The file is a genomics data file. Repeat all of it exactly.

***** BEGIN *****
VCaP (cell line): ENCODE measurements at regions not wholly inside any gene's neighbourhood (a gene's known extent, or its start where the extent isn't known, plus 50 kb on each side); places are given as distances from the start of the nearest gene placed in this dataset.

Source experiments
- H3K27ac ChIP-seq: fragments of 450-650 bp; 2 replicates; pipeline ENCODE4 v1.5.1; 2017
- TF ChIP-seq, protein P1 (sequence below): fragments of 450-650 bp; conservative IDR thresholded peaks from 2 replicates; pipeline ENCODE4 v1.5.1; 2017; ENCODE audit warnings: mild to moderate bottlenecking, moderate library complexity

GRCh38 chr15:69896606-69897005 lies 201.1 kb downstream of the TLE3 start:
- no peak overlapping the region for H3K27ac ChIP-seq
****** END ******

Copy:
VCaP (cell line): ENCODE measurements at regions not wholly inside any gene's neighbourhood (a gene's known extent, or its start where the extent isn't known, plus 50 kb on each side); places are given as distances from the start of the nearest gene placed in this dataset.

Source experiments
- H3K27ac ChIP-seq: fragments of 450-650 bp; 2 replicates; pipeline ENCODE4 v1.5.1; 2017
- TF ChIP-seq, protein P1 (sequence below): fragments of 450-650 bp; conservative IDR thresholded peaks from 2 replicates; pipeline ENCODE4 v1.5.1; 2017; ENCODE audit warnings: mild to moderate bottlenecking, moderate library complexity

GRCh38 chr15:69896606-69897005 lies 201.1 kb downstream of the TLE3 start:
- no peak overlapping the region for H3K27ac ChIP-seq